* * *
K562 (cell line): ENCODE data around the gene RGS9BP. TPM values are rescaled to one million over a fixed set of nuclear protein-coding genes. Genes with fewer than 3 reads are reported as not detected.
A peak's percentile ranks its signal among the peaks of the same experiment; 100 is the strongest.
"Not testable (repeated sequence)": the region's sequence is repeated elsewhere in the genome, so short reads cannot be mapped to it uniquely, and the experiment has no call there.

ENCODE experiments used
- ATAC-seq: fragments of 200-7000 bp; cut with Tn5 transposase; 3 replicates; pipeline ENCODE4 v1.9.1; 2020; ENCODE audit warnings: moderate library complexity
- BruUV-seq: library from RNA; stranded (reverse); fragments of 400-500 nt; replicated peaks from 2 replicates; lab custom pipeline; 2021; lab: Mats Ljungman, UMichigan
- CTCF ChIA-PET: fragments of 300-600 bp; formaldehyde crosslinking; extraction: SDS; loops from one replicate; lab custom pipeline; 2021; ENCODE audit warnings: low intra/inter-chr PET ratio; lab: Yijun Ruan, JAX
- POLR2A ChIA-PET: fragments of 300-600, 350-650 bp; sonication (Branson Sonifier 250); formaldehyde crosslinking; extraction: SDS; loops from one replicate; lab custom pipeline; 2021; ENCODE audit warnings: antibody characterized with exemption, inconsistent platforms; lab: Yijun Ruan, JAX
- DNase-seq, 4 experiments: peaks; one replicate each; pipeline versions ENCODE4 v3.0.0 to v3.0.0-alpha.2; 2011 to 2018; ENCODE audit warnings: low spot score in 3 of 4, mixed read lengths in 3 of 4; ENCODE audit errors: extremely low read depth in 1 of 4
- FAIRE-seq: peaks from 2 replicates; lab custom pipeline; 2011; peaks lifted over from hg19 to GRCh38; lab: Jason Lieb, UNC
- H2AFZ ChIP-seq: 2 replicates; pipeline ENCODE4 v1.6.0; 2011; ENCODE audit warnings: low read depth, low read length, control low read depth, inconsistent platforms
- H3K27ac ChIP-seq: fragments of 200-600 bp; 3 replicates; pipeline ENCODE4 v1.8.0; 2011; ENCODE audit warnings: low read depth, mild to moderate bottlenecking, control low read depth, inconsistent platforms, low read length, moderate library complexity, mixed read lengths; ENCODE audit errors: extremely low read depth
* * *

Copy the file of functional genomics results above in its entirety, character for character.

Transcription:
K562 (cell line): ENCODE data around the gene RGS9BP. TPM values are rescaled to one million over a fixed set of nuclear protein-coding genes. Genes with fewer than 3 reads are reported as not detected.
A peak's percentile ranks its signal among the peaks of the same experiment; 100 is the strongest.
"Not testable (repeated sequence)": the region's sequence is repeated elsewhere in the genome, so short reads cannot be mapped to it uniquely, and the experiment has no call there.

ENCODE experiments used
- ATAC-seq: fragments of 200-7000 bp; cut with Tn5 transposase; 3 replicates; pipeline ENCODE4 v1.9.1; 2020; ENCODE audit warnings: moderate library complexity
- BruUV-seq: library from RNA; stranded (reverse); fragments of 400-500 nt; replicated peaks from 2 replicates; lab custom pipeline; 2021; lab: Mats Ljungman, UMichigan
- CTCF ChIA-PET: fragments of 300-600 bp; formaldehyde crosslinking; extraction: SDS; loops from one replicate; lab custom pipeline; 2021; ENCODE audit warnings: low intra/inter-chr PET ratio; lab: Yijun Ruan, JAX
- POLR2A ChIA-PET: fragments of 300-600, 350-650 bp; sonication (Branson Sonifier 250); formaldehyde crosslinking; extraction: SDS; loops from one replicate; lab custom pipeline; 2021; ENCODE audit warnings: antibody characterized with exemption, inconsistent platforms; lab: Yijun Ruan, JAX
- DNase-seq, 4 experiments: peaks; one replicate each; pipeline versions ENCODE4 v3.0.0 to v3.0.0-alpha.2; 2011 to 2018; ENCODE audit warnings: low spot score in 3 of 4, mixed read lengths in 3 of 4; ENCODE audit errors: extremely low read depth in 1 of 4
- FAIRE-seq: peaks from 2 replicates; lab custom pipeline; 2011; peaks lifted over from hg19 to GRCh38; lab: Jason Lieb, UNC
- H2AFZ ChIP-seq: 2 replicates; pipeline ENCODE4 v1.6.0; 2011; ENCODE audit warnings: low read depth, low read length, control low read depth, inconsistent platforms
- H3K27ac ChIP-seq: fragments of 200-600 bp; 3 replicates; pipeline ENCODE4 v1.8.0; 2011; ENCODE audit warnings: low read depth, mild to moderate bottlenecking, control low read depth, inconsistent platforms, low read length, moderate library complexity, mixed read lengths; ENCODE audit errors: extremely low read depth